When visitors enter the front door to my house, they have to come through a second door through a room that is covered on all four walls by books. Another few stacks, each at least a couple of feet tall stand next to the bed, and likewise, my son’s room is filled to capacity. Some people are carrying their libraries around in a device called a Kindle or a Nook: I’ve got a lot of books in one of those, too. I love books, and if you call my mother, she’ll tell you that I always have.

So, instead of responding to middle age by climbing Mt. Kilamanjaro, or sailing around the ocean, I’ve been writing a book, Social Marketology, which is being published by McGraw Hill, and will be available at bookstores or Amazon.com near you in June 2012. It’s an incredible challenge – one that I’m enjoying in so many ways.

Taking a brief break from getting my quota of words out today, I’ve reflected on some of what I’ve learned in the process. The first and foremost thing is that my respect for people that have written books has just gone through the roof.  Whenever I meet my local writer friends like Tony Fletcher, or Holly George Warren, I bow, genuflex, and gasho – mentally, that is. Both of those guys are consummate pros.

In reviewing books on social media, I used to tear through them, underlining whatever I thought was prescient, pretty much ignoring the rest. Today, I more carefully study those texts, to see how they did it.


My friend Kevin Von Duuglas-Ittu (@mediasres on Twitter) introduced me to an online program called Workflowy that allows users to easily create indented lists. Besides loving the interface, I’ve found that the program is a great tool for helping my writing.

Paragraph by paragraph, I annotate each paragraph with a sentence that sums up the purpose of the paragraph.  These reside in Workflowy in their indented and nested structures.  If the chapter makes sense in Workflowy, then I know I’m on track. If something seems out of whack here, I know that I need to noodle the chapter structure.

A Little Help from my Friends

Two of social media’s wunderkinds wrote some blog posts that I found helpful.

Chris Brogan’s posts on writing books: http://www.chrisbrogan.com/writing-a-book-structure/ – (and note the links to the related posts)

Geoff Livingston’s: Getting Ready for the Long Write was similiarly helpful: http://geofflivingston.com/2011/08/15/getting-ready-for-the-long-write/

Just because I’m not writing…

On several occasions, my speaking engagements have provided me with some forced breaks. The wonderful part of those breaks is that I’ve been attending conferences like BlogWorld, PivotCon, Conversion Conf, BizzBuzz, and many others where I’ve had some killer conversations – many of which have added new thought and substance to the book in progress.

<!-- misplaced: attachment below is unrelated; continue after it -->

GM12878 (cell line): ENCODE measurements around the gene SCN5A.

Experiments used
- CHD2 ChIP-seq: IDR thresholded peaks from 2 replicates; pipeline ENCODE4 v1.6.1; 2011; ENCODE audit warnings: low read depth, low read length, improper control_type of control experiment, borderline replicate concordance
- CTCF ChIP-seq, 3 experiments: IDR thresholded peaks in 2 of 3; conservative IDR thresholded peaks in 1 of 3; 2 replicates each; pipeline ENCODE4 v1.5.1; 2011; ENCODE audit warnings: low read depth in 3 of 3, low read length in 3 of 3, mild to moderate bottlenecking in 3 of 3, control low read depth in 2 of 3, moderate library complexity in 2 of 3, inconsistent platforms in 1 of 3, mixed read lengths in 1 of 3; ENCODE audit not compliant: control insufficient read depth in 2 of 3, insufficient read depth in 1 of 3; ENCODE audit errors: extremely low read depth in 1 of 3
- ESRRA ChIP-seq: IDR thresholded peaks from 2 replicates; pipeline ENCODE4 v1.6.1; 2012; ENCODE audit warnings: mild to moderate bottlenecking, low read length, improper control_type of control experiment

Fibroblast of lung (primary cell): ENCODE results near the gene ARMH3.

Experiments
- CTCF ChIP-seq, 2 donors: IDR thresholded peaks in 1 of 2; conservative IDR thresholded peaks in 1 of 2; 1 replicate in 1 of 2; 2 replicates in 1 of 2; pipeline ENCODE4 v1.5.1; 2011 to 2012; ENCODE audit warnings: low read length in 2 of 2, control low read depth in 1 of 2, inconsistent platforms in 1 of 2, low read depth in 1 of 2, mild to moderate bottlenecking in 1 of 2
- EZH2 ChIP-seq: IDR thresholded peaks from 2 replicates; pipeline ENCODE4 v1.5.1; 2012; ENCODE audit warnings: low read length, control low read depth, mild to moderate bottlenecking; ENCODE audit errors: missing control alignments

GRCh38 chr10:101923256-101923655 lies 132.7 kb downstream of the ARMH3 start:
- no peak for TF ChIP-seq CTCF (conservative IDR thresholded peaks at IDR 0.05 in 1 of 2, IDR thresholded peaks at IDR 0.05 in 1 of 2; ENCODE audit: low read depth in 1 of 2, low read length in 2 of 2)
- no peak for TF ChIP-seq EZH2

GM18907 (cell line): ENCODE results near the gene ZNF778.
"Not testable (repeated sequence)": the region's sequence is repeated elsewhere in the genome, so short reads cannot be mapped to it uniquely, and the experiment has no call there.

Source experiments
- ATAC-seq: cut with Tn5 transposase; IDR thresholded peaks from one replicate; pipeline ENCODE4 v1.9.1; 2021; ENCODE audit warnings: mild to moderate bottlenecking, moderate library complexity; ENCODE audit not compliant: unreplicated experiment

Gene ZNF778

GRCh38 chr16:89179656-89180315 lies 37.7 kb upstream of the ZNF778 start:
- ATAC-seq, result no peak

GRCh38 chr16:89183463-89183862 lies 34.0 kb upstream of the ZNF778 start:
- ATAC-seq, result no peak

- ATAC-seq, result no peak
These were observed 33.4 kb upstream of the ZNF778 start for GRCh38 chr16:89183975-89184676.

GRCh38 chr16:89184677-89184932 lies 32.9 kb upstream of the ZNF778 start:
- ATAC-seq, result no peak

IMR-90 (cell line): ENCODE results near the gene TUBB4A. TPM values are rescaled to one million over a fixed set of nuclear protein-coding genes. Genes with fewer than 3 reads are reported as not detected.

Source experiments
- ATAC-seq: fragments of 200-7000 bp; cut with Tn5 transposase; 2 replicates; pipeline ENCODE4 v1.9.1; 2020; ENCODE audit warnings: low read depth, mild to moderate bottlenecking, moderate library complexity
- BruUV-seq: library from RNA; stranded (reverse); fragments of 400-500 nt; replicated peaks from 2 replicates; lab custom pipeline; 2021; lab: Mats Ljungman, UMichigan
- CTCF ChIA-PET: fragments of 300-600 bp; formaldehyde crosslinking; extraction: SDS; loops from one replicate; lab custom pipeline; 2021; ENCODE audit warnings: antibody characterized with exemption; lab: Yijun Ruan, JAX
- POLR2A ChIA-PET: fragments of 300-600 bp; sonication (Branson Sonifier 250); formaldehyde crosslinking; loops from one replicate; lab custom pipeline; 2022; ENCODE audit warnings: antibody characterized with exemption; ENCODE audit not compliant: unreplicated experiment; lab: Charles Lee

Another break that occurred for me was that after I was about a month or so into the book, my editor called and asked if I would write a small eBook. I’m of the mindset that you always say “yes” first, and then figure out the “how,” and this was no exception. That book, the DragonSearch Online Marketing Manual came out a couple of weeks back. The great part about writing that book is that besides being brief, it was based on the information that was already sitting in my head – gathering from years of being in the web development and online marketing business. This gave my brain a bit of a deflection, which I think in the long run was helpful. I’m not sure I’d design my next book project like that, but in this case, it was a big help.

What Social Marketology is all about

Let’s not kid ourselves – there are a lot of books out there on social media marketing, and even more on social media in general. There are books that are heavy on the evangelical – helping people understand why these new platforms are turning the world upside down. A lot of others are heavy on the tactical – how to do particular things on particular platforms.

Coming from the application and web development world, I’ve always had a passion for process and process improvement – and ever since we founded DragonSearch, that ethos has been a large differentiator for the firm. Social Marketology is all about taking the process improvement mindset to social media marketing.  I’m working to bring a body of unique thought and approaches to social media marketing – things that are not being discussed in existing books, conferences, or magazines.

If you’re interested in getting updates on this project, be sure to sign up for our blog updates, or connect with us on my Facebook author page at http://www.facebook.com/ricdragon.author